Kenyans have gradually become accustomed to being treated like terrorism suspects because in these precarious times everyone is assumed guilty until proven innocent. Security checks at every major public offices, shopping malls and night clubs are regular fare where patrons are checked for grenades and farm fertilizer. We do not fret too much when we get scanned for sharp objects and fondled at our airports. The government recently indicated that street surveillance would increase to rid our cities of cowardly terrorists. Kenya will be installing CCTV cameras in streets of the major urban areas.
Cellular phone monitoring is now an accepted practice to prevent kidnappers and forestall hate speech mongers. Legislation to unable email tracking is in the works following Information PS Bitange Ndemo’s concerns for the nation’s welfare. The PS proposed the institution of spyware software to assist in fighting hate speech mails and criminal activity in the country. Mobile operators are likely to cooperate in the installation of an Early Warning System to monitor internet traffic. NSIS has increased the number of ‘spies’ to ensure security in the lead up to the General elections.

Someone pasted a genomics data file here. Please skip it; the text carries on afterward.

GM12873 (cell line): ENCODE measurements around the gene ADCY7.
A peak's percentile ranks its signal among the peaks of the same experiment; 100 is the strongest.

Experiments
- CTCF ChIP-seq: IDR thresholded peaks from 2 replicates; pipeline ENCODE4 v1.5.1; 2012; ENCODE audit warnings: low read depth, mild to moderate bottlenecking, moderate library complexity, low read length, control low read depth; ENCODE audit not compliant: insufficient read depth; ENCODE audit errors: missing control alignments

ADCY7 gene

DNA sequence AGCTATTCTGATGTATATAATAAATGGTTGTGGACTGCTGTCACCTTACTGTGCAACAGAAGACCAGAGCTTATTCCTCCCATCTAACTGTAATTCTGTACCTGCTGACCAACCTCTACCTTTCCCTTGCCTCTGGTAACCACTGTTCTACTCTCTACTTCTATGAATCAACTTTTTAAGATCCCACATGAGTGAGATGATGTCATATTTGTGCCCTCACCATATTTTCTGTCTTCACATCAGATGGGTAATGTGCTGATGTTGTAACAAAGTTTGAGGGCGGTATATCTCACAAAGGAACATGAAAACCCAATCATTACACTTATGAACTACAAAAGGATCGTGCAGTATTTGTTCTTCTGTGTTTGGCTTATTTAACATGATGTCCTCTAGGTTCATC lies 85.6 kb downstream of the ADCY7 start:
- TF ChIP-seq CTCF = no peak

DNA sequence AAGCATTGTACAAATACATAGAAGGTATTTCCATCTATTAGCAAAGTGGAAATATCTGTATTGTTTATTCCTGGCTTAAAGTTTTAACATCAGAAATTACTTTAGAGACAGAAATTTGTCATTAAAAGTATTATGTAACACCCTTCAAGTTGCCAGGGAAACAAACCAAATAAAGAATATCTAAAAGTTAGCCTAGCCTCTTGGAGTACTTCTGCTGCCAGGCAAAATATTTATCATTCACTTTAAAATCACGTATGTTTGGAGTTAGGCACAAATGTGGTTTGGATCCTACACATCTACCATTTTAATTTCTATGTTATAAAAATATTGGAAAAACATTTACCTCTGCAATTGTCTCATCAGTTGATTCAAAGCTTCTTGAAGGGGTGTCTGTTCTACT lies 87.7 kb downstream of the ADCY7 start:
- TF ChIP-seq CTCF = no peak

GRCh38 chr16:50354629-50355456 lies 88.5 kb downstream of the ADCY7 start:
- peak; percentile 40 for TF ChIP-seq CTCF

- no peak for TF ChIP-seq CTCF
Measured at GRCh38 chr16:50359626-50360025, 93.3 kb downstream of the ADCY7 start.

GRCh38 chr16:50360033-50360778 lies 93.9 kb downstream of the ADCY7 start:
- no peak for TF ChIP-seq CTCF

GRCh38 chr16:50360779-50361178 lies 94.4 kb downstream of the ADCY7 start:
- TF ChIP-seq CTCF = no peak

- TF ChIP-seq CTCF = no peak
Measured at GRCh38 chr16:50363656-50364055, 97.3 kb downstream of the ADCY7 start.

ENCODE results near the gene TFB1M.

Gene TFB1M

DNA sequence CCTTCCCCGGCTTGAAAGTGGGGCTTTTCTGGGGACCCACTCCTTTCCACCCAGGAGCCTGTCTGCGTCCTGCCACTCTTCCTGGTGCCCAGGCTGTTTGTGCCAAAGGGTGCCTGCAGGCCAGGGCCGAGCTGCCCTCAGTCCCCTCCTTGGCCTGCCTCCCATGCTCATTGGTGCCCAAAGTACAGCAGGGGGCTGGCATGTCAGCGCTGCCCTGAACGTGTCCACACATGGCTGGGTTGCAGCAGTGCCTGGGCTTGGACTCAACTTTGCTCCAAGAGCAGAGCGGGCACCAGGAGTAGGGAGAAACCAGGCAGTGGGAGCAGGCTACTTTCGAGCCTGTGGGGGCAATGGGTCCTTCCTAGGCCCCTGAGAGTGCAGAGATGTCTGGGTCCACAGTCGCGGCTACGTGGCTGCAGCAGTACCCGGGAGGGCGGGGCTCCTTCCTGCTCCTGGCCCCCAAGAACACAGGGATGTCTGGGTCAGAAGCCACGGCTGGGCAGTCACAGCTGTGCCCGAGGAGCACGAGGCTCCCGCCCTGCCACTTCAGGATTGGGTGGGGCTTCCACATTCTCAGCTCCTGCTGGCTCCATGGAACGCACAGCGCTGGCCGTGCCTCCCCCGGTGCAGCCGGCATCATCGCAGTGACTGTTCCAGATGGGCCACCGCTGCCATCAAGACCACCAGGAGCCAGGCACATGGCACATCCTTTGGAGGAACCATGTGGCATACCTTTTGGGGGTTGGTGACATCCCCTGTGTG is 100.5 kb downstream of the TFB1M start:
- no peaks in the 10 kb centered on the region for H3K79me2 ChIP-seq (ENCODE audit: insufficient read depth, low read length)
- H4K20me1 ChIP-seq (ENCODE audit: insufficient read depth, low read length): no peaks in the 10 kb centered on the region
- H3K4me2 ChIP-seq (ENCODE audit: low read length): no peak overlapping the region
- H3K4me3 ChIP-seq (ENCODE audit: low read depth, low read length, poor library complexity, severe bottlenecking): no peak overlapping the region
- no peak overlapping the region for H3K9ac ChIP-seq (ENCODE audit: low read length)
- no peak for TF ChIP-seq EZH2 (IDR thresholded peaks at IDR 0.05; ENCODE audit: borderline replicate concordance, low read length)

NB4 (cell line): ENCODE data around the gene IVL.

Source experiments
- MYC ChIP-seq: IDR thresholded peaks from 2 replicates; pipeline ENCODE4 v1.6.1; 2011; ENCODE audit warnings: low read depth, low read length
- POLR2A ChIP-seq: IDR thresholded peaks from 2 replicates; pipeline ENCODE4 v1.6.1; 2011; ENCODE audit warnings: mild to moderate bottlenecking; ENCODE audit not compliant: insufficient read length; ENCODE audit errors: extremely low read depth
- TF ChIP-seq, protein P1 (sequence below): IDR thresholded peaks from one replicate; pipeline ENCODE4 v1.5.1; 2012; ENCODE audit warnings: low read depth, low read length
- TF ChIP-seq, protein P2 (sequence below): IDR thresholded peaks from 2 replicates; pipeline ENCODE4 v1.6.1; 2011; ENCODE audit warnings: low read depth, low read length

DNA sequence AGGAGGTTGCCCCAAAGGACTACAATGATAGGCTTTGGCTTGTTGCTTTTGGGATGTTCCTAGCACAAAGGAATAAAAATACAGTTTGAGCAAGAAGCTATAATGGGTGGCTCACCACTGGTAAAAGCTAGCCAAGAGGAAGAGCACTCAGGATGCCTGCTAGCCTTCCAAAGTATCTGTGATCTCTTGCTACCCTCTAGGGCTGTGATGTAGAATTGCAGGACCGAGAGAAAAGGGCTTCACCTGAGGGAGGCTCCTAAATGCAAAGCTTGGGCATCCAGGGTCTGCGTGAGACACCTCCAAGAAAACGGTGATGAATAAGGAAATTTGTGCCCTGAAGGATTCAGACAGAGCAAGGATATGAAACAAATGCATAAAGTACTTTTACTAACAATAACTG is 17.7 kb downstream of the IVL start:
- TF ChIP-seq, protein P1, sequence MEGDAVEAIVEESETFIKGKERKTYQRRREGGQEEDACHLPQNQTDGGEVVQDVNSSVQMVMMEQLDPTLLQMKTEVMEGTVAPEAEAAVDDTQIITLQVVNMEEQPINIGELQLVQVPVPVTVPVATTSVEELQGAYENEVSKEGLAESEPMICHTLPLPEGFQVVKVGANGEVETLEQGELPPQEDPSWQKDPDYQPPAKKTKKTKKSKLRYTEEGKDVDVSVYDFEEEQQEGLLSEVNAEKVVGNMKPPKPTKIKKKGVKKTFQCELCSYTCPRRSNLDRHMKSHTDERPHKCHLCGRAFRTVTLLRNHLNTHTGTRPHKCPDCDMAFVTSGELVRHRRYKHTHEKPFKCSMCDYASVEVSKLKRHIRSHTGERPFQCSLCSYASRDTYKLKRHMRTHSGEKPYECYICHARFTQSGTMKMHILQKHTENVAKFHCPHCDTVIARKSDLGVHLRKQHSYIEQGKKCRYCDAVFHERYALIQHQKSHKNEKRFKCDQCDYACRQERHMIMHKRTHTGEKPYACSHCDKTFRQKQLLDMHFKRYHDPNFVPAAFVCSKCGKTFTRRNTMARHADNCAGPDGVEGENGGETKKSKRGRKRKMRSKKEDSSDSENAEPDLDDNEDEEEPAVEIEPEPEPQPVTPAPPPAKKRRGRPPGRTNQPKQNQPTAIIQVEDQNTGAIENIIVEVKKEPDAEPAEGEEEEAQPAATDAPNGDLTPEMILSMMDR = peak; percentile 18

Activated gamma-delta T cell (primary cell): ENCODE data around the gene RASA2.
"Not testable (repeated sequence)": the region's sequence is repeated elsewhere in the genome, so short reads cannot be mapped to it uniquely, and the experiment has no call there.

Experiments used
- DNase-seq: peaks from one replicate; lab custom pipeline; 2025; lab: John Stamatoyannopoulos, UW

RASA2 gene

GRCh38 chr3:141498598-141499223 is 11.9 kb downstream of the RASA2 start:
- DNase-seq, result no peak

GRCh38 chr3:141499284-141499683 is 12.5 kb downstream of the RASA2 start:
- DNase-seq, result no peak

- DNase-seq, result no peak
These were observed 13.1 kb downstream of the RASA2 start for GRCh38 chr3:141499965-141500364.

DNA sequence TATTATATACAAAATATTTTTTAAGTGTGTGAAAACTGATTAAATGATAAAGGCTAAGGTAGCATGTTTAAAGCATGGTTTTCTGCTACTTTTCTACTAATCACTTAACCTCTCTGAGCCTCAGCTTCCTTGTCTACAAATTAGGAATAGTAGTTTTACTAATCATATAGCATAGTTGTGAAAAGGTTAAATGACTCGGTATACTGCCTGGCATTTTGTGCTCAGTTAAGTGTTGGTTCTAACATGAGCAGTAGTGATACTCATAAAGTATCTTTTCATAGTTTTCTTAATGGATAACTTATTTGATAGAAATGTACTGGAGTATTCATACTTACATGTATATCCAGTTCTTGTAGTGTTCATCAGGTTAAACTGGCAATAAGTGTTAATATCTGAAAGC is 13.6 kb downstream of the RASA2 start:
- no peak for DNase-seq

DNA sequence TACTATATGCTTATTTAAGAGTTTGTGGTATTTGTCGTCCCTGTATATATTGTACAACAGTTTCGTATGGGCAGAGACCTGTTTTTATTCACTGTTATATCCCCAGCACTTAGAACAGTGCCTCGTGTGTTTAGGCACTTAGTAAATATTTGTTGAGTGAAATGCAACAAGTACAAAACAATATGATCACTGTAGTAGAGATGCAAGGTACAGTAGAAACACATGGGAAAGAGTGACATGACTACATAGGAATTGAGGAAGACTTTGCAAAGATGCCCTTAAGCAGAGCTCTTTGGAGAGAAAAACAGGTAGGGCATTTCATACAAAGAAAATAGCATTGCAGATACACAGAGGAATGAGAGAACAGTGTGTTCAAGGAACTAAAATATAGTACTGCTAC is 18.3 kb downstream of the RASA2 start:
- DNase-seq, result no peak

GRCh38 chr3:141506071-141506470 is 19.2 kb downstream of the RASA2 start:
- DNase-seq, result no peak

These severe restrictions on our personal freedoms read like a page from George Orwell’s much acclaimed novel, “1984” that paints a picture of a future characterized by state control at even most subtle levels . Despite the highly publicized efforts to ensure homeland security, more and more bogey men are crawling out of the woodwork. The authorities seem to have reordered society in the governments own image to create an enabling business environment for security contractors. The erosion of privacy is slowly getting entrenched and after Prezzo’s antics in the manufactured Big Brother reality game show, most young people will probably think it’s a privilege to be watched all the time.